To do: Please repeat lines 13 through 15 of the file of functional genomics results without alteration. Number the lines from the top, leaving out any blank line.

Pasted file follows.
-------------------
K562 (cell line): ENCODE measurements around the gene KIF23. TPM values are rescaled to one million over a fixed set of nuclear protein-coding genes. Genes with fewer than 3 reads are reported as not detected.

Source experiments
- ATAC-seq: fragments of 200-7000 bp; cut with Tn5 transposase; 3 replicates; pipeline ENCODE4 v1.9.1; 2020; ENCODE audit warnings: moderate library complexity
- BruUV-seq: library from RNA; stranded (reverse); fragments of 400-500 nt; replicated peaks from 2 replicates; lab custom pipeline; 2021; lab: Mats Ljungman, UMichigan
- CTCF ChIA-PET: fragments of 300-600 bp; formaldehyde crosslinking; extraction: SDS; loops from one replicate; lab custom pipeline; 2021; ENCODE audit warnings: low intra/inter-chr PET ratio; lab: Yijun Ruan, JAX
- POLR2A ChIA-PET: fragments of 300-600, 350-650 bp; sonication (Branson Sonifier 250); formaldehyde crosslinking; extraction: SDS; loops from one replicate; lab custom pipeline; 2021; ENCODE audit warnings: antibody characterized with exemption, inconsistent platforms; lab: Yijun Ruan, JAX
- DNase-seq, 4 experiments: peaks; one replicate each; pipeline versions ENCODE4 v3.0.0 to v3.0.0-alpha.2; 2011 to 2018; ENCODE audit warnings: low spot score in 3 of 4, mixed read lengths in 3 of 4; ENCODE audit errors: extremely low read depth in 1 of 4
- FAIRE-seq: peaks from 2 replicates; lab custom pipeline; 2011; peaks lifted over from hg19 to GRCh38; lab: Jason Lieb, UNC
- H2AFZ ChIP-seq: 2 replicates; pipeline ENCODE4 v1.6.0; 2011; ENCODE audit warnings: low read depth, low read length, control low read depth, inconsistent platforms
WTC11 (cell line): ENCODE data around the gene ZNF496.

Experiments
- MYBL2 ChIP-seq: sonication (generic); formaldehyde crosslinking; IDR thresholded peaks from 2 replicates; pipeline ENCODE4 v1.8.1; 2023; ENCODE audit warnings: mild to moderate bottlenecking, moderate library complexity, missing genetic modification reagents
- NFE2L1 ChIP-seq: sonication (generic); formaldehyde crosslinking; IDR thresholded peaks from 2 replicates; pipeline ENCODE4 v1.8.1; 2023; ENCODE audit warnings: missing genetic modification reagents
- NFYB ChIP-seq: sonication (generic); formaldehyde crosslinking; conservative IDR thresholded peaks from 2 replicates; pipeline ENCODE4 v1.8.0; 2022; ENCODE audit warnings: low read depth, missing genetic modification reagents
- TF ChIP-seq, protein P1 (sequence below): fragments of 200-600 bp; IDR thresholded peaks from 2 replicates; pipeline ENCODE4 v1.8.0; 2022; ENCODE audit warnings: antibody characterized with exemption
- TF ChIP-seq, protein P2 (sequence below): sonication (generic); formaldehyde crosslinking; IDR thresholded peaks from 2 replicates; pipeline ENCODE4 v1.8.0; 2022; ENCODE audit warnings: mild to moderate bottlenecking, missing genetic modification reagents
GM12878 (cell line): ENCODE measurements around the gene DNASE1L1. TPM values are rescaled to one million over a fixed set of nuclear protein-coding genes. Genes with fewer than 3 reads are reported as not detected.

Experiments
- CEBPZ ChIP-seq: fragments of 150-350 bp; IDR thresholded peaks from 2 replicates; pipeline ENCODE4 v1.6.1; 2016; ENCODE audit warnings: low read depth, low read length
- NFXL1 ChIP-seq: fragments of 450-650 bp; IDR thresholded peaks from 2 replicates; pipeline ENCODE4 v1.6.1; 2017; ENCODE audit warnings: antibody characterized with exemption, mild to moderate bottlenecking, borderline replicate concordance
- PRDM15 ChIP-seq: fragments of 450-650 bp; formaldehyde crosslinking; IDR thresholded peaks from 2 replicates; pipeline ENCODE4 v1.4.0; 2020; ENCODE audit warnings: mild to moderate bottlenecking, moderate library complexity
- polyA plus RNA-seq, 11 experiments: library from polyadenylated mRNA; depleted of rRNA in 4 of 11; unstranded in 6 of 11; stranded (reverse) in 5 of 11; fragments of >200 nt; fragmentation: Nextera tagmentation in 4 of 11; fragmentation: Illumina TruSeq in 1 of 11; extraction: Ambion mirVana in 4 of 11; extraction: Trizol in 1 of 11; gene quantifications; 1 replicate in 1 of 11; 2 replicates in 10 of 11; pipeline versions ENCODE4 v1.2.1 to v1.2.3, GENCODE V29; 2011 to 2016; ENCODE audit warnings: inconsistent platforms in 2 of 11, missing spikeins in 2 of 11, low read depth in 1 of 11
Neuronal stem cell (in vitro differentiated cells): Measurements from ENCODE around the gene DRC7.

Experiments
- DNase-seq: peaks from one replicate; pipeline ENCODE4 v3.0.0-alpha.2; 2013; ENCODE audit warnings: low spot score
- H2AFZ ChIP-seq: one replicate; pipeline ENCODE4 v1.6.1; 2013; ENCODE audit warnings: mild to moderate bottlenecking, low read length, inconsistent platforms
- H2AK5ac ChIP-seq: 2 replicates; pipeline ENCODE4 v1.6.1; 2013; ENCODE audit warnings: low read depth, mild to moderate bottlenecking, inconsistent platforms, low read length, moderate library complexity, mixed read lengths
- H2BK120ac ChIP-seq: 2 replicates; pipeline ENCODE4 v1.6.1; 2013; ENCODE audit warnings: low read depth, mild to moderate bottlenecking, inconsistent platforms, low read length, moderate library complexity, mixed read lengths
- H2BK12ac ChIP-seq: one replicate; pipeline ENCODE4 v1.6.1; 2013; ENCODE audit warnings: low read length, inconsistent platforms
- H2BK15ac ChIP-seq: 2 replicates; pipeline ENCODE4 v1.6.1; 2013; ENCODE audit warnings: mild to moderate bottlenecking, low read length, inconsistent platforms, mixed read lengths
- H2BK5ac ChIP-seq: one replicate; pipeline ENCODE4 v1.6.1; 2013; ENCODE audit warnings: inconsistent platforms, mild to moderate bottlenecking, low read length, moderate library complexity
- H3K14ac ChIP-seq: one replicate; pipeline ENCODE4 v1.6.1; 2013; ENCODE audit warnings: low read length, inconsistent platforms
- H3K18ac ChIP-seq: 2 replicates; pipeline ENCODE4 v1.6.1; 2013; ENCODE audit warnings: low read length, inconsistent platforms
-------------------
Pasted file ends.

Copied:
- NFE2L1 ChIP-seq: sonication (generic); formaldehyde crosslinking; IDR thresholded peaks from 2 replicates; pipeline ENCODE4 v1.8.1; 2023; ENCODE audit warnings: missing genetic modification reagents
- NFYB ChIP-seq: sonication (generic); formaldehyde crosslinking; conservative IDR thresholded peaks from 2 replicates; pipeline ENCODE4 v1.8.0; 2022; ENCODE audit warnings: low read depth, missing genetic modification reagents
- TF ChIP-seq, protein P1 (sequence below): fragments of 200-600 bp; IDR thresholded peaks from 2 replicates; pipeline ENCODE4 v1.8.0; 2022; ENCODE audit warnings: antibody characterized with exemption